Learning from 'locals': lessons and research ideas in post-conflict peacebuildingRosemary CairnsRoads to Research PresentationJanuary 12, 2011
Presentation outline • Introduction (10 minutes) • Main research findings (20 minutes) • Ideas for further research (15 minutes) • Discussion (15 minutes)
A belief in local competence • Involved in elections in Canada and internationally. • Elections depend on local competence; observation assessed degrees of competence. • Different assumptions underlying much international peacebuilding • A paradigm shift is beginning
Wonderingabout that term “state failure” • What was the model of success? • Who defined success, and what did citizens think? • Can we learn from ‘failed states’? • Are there areas within failed states where people have built peace?
Finding ‘islands of achievement’ • Somaliland, in the Horn of Africa • Brcko District, in the Balkans • Communities and governance rebuilt locally after devastating civil war • How did they do it? What did they learn from their achievements? What can we learn?
Five key “island” lessons • 1. The importance of safe places to meet • 2. Learning how to work together again • 3. The value of a public agenda • 4. The importance of local revenue sources • 5. Locally driven planning and international expertise
1. A safe place to begin talking together again • Conflict divides, makes people fearful, drives them back into smaller groups • Given a safe place, moderates will begin talking together again • Talking together leads to working together • Creating safe places increases the space for moderation in politics & leadership
Safety in Somaliland • The clan elders led the process, using traditional methods of conflict resolution, at invitation of SNM • Started at the local level, began small, grew larger and upwards • Re-education for youth, reweaving community • Different from Somalia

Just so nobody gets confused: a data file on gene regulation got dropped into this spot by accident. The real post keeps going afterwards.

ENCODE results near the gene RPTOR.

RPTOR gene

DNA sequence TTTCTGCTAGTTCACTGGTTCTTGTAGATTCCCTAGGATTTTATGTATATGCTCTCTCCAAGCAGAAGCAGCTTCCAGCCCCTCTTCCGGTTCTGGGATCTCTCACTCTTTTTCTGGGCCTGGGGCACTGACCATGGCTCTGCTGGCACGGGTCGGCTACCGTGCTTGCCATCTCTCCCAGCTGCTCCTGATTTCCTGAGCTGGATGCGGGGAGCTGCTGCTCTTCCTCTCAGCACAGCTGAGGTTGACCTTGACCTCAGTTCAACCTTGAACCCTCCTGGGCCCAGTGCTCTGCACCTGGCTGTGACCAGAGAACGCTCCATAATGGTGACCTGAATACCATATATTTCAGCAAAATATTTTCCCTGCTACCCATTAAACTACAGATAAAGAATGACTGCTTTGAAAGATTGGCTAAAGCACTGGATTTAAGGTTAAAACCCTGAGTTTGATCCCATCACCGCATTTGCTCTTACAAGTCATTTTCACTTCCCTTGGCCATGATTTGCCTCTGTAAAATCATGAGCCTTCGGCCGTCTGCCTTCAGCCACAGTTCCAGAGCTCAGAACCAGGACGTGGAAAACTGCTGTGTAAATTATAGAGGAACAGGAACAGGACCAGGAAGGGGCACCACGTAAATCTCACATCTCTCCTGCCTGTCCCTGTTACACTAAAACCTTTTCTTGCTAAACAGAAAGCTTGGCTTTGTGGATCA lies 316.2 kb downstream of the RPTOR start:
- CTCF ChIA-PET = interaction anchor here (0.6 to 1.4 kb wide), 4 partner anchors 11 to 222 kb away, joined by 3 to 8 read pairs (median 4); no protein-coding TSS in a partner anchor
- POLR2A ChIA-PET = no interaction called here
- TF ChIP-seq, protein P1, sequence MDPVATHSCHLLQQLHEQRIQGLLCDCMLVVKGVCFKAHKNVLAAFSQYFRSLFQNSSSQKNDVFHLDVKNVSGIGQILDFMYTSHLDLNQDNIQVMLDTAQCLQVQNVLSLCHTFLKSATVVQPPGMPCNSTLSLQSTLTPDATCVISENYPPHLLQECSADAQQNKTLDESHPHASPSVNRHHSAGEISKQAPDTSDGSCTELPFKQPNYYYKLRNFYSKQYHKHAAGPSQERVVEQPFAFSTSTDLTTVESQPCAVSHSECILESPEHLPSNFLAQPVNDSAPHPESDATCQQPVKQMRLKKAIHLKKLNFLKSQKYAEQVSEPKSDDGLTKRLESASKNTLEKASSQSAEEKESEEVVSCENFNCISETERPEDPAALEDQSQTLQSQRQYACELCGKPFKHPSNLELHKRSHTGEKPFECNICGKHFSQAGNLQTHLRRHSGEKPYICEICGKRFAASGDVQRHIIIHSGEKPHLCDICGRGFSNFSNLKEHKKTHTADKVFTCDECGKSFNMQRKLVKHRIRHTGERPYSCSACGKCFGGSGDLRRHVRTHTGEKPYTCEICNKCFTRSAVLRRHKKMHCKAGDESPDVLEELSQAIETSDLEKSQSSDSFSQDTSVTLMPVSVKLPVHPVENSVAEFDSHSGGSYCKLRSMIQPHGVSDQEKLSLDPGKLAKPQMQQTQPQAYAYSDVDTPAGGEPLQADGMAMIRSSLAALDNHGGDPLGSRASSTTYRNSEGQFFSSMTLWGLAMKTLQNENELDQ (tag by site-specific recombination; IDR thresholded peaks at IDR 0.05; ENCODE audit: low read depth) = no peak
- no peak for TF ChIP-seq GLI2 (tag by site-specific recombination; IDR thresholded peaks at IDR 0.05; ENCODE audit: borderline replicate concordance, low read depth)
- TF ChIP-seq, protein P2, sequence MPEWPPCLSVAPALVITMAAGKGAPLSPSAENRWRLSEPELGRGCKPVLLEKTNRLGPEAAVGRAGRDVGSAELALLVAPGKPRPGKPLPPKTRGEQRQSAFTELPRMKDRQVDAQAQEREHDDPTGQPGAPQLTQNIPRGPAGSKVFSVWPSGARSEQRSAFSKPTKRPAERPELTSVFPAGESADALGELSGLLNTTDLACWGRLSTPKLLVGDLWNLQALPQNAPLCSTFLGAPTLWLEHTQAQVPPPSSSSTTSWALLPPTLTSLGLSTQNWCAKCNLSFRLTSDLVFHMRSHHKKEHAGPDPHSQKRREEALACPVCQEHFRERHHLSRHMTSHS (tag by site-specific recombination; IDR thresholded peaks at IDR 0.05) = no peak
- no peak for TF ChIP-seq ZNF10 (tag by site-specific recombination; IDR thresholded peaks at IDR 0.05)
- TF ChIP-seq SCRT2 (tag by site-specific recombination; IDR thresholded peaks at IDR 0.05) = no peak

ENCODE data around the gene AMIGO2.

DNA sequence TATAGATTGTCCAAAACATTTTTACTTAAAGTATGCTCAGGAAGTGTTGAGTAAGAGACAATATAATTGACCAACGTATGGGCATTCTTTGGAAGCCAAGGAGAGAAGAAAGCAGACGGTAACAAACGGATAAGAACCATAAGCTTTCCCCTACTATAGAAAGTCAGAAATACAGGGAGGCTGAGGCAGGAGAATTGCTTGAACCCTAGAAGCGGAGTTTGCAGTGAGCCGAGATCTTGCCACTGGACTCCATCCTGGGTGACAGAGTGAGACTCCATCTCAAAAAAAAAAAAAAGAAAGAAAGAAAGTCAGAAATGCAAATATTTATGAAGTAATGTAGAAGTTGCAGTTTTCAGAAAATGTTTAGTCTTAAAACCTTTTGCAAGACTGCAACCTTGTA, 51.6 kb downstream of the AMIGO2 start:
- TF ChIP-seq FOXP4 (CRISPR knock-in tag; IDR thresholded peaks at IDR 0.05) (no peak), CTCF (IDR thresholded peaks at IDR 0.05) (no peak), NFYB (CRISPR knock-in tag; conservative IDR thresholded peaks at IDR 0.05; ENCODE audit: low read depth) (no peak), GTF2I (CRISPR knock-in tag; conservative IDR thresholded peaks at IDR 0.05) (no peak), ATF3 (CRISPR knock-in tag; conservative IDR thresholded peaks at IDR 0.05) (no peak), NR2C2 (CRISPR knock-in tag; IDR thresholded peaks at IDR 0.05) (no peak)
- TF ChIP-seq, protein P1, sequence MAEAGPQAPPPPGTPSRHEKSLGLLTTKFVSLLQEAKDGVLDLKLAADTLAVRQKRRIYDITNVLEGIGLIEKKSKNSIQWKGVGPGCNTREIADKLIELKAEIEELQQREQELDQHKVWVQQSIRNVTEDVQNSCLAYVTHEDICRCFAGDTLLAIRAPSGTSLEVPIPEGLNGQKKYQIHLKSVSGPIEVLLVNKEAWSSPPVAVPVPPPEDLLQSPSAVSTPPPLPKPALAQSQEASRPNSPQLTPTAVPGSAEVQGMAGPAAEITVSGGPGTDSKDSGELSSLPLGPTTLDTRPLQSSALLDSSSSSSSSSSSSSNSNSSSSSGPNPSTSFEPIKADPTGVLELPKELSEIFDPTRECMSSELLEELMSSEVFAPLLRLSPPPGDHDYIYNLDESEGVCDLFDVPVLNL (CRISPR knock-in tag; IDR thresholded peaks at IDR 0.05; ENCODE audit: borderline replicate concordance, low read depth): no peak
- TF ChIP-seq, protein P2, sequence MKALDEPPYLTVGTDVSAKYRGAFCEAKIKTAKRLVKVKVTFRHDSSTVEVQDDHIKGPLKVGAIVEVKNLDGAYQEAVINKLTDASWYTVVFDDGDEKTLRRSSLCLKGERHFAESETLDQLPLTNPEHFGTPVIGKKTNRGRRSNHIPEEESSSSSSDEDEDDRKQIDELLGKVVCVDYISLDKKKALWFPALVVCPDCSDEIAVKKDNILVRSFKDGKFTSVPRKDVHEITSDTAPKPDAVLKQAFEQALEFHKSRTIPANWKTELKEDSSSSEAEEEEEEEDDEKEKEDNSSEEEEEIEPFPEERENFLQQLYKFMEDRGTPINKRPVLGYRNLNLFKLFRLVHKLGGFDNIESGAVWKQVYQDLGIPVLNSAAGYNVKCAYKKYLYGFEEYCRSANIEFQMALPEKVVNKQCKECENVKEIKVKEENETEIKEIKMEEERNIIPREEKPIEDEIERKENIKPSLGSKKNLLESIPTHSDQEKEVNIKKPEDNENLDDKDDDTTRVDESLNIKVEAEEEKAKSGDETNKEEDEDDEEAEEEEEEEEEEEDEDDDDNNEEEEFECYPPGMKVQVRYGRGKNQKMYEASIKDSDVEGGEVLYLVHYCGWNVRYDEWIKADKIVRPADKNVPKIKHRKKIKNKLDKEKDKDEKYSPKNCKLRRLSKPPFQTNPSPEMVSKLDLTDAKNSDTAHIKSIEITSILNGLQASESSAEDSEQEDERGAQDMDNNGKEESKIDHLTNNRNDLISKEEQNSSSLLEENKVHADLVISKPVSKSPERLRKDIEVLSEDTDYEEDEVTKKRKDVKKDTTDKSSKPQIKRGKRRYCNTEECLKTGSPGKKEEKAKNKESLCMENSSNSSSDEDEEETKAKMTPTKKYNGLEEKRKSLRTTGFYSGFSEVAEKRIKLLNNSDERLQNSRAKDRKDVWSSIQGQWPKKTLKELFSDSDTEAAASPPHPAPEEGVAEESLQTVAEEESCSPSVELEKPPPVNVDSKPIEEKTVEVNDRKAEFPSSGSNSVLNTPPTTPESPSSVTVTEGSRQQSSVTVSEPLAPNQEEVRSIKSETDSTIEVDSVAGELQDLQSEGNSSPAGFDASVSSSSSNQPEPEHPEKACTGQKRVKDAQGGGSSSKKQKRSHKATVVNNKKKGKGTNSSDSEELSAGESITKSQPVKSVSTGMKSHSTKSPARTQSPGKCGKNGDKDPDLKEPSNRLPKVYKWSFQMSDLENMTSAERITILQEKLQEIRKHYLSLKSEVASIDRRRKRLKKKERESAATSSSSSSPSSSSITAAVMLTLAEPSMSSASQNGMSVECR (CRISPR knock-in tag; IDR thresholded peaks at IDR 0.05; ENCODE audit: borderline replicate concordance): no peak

Safety in Brcko District • Role of the tribunal, supervisor, local people • Slow process of identifying moderates, finding entry points for work together • Local partnership meant community dealt with divisive issues (symbols, names) • Impact on political environment
2. Learning to work together again • Safety makes it possible for people to learn to work together again • The importance of small steps • Community sets the pace itself • Identify entry points for bigger activities • Bottom up, vs top down • Citizens and political leaders
3. Value of a public agenda • Somaliland – agreements from meetings, reached after much discussion, are shared widely. Peace Charter 1993. • Strategies to deal with potential spoilers • Brcko District – interim awards, final award set clear path forward after intensive listening • Accountability to local community
4. Importance of local revenue sources • Ports generated revenue for government in both regions • Local control of revenues encouraged cooperation, transparency of budgeting and spending • Local revenue generation supported local planning, budgeting
Role of business • Trade was a uniting factor • Business community had freedom to innovate • Business people saw themselves as having a peacebuildingrole • the 2 Hargeisa hotels; Arizona market • Privatization/private business growth • Telecommunications, money transfer
5. Locally driven planning and outside expertise • Diaspora/local partnership in Somaliland meant development was locally driven • Lack of government resources required collaboration with community and NGOs and continues to do so • Outside expertise focused on specific capacity building (municipal organization, taxation, law reform)
Areas for exploration • 1. Scaling up the islands • Can islands form the basis for a post-conflict peacebuilding strategy country-wise? Can an ‘island’ be scaled up? • What “island” lessons can be applied to a country or a larger region?
Areas for exploration • 2. Indigenizing governance • While traditional clan-based, elder-led methods built peace, governance possibilities ‘western’ based • The clan system was ‘vertical’, western systems were ‘horizontal’ and did not incorporate the balances between clans in the traditional system • Extensive body of solutions for clan disputes, but every governance problem is a crisis • What if they had continued exploring the governance possibilities of their own CT approaches? SNM offered example of democratic clan based governance
Areas for exploration • 3. Best practices in locally led peacebuilding in post conflict situations • Rebuilding local CT knowledge and capacity • Successful partnership practices • Governance approaches, models that work • Role of/for business • Successful international contributions
Areas for exploration • 4. Cost benefit analysis • Comparison of costs of locally led approaches vs internationally driven approaches • Somaliland vs. Somalia • Brcko vs BiH • “Iceberg”/”hippotamus” analogy
Areas for exploration • 5. Impact of personal leadership strategies, relationships • The role of key leaders • Approaches and ways of working • “It’s not about us – it’s about them”